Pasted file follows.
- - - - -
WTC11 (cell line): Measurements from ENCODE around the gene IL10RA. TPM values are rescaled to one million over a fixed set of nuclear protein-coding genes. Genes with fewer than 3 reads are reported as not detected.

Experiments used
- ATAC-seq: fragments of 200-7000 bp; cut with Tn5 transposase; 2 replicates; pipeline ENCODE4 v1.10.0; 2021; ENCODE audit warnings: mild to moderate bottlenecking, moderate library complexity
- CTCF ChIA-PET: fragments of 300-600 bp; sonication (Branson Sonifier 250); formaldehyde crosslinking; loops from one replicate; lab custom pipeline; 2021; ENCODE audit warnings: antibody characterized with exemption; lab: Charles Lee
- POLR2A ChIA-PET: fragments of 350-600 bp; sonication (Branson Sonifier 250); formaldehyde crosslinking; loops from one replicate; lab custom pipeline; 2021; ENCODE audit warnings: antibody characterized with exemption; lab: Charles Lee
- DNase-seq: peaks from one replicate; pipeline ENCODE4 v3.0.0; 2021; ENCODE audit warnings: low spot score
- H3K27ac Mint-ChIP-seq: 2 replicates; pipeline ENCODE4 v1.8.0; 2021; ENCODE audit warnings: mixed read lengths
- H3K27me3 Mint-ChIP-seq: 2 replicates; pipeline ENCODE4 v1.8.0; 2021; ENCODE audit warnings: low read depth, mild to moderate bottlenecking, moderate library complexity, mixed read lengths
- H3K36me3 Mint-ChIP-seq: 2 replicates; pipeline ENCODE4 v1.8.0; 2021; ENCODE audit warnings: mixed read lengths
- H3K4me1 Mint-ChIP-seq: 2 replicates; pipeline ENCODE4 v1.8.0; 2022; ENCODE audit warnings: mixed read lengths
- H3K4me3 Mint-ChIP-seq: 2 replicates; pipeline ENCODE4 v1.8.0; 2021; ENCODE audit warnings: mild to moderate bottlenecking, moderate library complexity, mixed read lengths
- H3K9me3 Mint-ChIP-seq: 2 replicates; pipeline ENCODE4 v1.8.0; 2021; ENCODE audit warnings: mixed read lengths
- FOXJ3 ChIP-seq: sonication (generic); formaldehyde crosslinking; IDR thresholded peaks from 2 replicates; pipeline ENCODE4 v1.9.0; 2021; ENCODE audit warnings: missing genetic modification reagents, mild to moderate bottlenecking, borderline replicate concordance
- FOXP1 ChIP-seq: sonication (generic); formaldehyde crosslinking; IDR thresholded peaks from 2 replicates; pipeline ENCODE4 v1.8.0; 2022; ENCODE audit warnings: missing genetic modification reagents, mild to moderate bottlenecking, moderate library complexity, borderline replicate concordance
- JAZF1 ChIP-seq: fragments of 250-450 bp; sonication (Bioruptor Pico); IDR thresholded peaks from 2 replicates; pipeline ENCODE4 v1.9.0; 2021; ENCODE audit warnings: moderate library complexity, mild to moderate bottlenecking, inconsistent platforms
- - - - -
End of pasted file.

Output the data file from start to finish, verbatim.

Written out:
WTC11 (cell line): Measurements from ENCODE around the gene IL10RA. TPM values are rescaled to one million over a fixed set of nuclear protein-coding genes. Genes with fewer than 3 reads are reported as not detected.

Experiments used
- ATAC-seq: fragments of 200-7000 bp; cut with Tn5 transposase; 2 replicates; pipeline ENCODE4 v1.10.0; 2021; ENCODE audit warnings: mild to moderate bottlenecking, moderate library complexity
- CTCF ChIA-PET: fragments of 300-600 bp; sonication (Branson Sonifier 250); formaldehyde crosslinking; loops from one replicate; lab custom pipeline; 2021; ENCODE audit warnings: antibody characterized with exemption; lab: Charles Lee
- POLR2A ChIA-PET: fragments of 350-600 bp; sonication (Branson Sonifier 250); formaldehyde crosslinking; loops from one replicate; lab custom pipeline; 2021; ENCODE audit warnings: antibody characterized with exemption; lab: Charles Lee
- DNase-seq: peaks from one replicate; pipeline ENCODE4 v3.0.0; 2021; ENCODE audit warnings: low spot score
- H3K27ac Mint-ChIP-seq: 2 replicates; pipeline ENCODE4 v1.8.0; 2021; ENCODE audit warnings: mixed read lengths
- H3K27me3 Mint-ChIP-seq: 2 replicates; pipeline ENCODE4 v1.8.0; 2021; ENCODE audit warnings: low read depth, mild to moderate bottlenecking, moderate library complexity, mixed read lengths
- H3K36me3 Mint-ChIP-seq: 2 replicates; pipeline ENCODE4 v1.8.0; 2021; ENCODE audit warnings: mixed read lengths
- H3K4me1 Mint-ChIP-seq: 2 replicates; pipeline ENCODE4 v1.8.0; 2022; ENCODE audit warnings: mixed read lengths
- H3K4me3 Mint-ChIP-seq: 2 replicates; pipeline ENCODE4 v1.8.0; 2021; ENCODE audit warnings: mild to moderate bottlenecking, moderate library complexity, mixed read lengths
- H3K9me3 Mint-ChIP-seq: 2 replicates; pipeline ENCODE4 v1.8.0; 2021; ENCODE audit warnings: mixed read lengths
- FOXJ3 ChIP-seq: sonication (generic); formaldehyde crosslinking; IDR thresholded peaks from 2 replicates; pipeline ENCODE4 v1.9.0; 2021; ENCODE audit warnings: missing genetic modification reagents, mild to moderate bottlenecking, borderline replicate concordance
- FOXP1 ChIP-seq: sonication (generic); formaldehyde crosslinking; IDR thresholded peaks from 2 replicates; pipeline ENCODE4 v1.8.0; 2022; ENCODE audit warnings: missing genetic modification reagents, mild to moderate bottlenecking, moderate library complexity, borderline replicate concordance
- JAZF1 ChIP-seq: fragments of 250-450 bp; sonication (Bioruptor Pico); IDR thresholded peaks from 2 replicates; pipeline ENCODE4 v1.9.0; 2021; ENCODE audit warnings: moderate library complexity, mild to moderate bottlenecking, inconsistent platforms